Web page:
Establishing an independent winter weather testing agency and a dedicated testing track could help Thompson regain some of the business it has lost from winter weather testers and perhaps eventually become an electric vehicle cold weather test centre, Volker Beckmann told the Thompson Chamber of Commerce Nov. 27.
“As Thompson has declined … our competition is other cities that are bigger than us,” said Beckmann, who is currently serving as one of the chamber’s points of contact for companies interested in doing winter weather testing in Thompson and first gained experience in the field arranging for snowmobile manufacturers to do testing at Mystery Mountain. “We’d build a track in secret for them.”
Among the cities Thompson is competing with to attract winter weather testers are Bemidji, Minnestoa, Timmins, Ontario, Yellowknife, Northwest Territories and Fairbanks, Alaska. Electric vehicle manufacturer Tesla has a dedicated testing centre about two hours away from Fairbanks, while the Yellowknife Airport, the City of Yellowknife and the NWT Department of Industry, Tourism and investment and NWT Tourism have created the Yellowknife Airport Cold Weather Testing Group.
Winter weather testers can include snowmobile and automobile manufacturers as well as bus and heavy equipment companies, along with aircraft and jet engine makers, two of whom – Rolls-Royce and Pratt & Whitney – test their products at the MDS Aerotest GLACIER facility just south of Thompson. Thompson has not had an organization dedicating to attracting them since Thompson Unlimited shut down about five years ago.
“We’ve lost a lot of Ford business. It’s gone elsewhere,” Beckmann said, though Ford and Honda do continue to do some testing in and around Thompson. “If you’re not managing it, you lose it.”
Winter weather testers spend a lot of money in the local economy, particularly on hotel rooms and restaurants, while they are in town. One year, Ford had more than 220 testers in Thompson at various times, spending an estimated $2 million. Jet engine testing personnel are among the biggest single clients of local hotels, accounting for a couple thousand room nights and hundreds of thousands of dollars in revenue per year.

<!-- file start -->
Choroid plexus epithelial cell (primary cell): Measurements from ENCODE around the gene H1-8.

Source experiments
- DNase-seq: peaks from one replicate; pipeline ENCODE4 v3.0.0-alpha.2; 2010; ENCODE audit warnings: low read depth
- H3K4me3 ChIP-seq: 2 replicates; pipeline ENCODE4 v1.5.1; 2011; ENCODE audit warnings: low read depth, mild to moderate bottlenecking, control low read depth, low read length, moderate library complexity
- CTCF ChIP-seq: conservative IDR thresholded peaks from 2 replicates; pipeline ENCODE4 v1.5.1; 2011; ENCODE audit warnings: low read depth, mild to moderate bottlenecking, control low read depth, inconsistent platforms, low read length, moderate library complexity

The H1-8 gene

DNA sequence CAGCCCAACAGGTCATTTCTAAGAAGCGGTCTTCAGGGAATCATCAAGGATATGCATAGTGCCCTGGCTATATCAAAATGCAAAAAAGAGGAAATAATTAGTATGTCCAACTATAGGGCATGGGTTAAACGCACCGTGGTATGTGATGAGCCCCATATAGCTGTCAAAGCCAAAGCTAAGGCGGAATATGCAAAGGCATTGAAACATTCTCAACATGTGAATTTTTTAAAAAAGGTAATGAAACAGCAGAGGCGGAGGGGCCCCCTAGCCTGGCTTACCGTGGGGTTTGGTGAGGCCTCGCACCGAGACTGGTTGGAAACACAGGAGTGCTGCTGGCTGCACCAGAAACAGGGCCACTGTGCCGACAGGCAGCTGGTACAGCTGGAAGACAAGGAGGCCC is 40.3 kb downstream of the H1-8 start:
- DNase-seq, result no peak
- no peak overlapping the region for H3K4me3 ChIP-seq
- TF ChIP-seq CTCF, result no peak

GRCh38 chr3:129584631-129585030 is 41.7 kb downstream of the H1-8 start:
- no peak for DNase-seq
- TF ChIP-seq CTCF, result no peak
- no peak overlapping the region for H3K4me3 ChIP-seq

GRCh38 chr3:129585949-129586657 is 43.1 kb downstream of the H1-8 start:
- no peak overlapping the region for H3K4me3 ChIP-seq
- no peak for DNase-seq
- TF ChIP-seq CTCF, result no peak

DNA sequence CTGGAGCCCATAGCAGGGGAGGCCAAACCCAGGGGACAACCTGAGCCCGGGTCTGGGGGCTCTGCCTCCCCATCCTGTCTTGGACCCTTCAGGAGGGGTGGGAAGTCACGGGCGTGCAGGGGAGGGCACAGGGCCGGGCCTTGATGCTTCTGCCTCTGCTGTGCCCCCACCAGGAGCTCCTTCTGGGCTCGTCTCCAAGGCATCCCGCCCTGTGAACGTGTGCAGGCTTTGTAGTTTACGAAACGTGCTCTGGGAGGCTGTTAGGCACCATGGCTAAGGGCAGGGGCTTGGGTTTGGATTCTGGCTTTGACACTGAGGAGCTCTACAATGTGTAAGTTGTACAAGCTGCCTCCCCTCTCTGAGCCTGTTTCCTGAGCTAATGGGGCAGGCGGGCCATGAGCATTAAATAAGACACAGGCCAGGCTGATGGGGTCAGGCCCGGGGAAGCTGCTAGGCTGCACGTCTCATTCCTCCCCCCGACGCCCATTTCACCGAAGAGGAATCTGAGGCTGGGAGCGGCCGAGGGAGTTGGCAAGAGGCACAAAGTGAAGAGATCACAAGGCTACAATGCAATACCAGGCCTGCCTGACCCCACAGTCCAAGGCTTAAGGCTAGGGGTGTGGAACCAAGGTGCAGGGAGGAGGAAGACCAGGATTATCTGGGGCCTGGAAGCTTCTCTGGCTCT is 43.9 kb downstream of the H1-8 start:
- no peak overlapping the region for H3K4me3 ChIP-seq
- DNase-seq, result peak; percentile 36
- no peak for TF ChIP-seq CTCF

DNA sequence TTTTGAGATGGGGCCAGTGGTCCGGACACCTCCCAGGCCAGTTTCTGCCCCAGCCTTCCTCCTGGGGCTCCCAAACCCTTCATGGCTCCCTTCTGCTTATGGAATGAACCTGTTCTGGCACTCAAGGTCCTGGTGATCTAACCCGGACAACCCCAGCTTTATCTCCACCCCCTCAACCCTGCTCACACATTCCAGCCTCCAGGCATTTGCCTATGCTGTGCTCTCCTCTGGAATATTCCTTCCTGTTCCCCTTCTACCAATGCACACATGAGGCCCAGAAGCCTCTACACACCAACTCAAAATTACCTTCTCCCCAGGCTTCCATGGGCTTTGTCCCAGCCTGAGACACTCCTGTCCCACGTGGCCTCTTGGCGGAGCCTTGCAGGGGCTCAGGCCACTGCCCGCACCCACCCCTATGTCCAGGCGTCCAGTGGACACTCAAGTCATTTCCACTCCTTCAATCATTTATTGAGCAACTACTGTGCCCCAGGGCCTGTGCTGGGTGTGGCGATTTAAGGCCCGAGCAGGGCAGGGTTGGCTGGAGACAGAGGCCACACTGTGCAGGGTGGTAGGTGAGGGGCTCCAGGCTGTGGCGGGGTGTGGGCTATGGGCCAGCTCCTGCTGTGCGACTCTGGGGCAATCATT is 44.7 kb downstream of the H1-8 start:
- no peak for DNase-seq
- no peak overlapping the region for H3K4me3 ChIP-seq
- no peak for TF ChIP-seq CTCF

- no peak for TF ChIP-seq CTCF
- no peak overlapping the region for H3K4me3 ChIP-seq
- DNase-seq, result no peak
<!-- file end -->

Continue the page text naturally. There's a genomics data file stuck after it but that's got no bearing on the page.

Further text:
Part of the challenge in promoting Thompson as a winter weather testing centre is the secretiveness of carmakers and other manufacturers.
“They don’t want to tell everybody what they’re doing,” Beckmann said.
As a result, some companies within Manitoba, such as New Flyer Industries, one of North America’s biggest bus manufacturers, which is headquartered in Winnipeg, didn’t even realize winter weather testing was happening eight hours north
The chamber has made strides towards positioning Thompson to better take advantage of the winter weather testing market, establishing a new website – www.subzeronorth.ca – to replace the previous one that is no longer active since Thompson Unlimited’s demise. The website is designed to provide potential winter weather testers with all the information they need to know about the relevant facilities in Thompson. Without that, interested parties are reliant on Google’s search rankings, in which news articles about Thompson’s violent crime are among the top results.
“Why would they want to come work in Thompson if that’s what they Google?” said Beckmann. “He finds all the information that he needs without getting sidetracked.”
The chamber hopes to find $100,000 from local donors to establish an independent agency to manage winter weather testing and establish permanent facilities.
"The end goal is to have a dedicated track that becomes the test centre,” Beckmann says. “This is ideally what we want to have in Thompson.”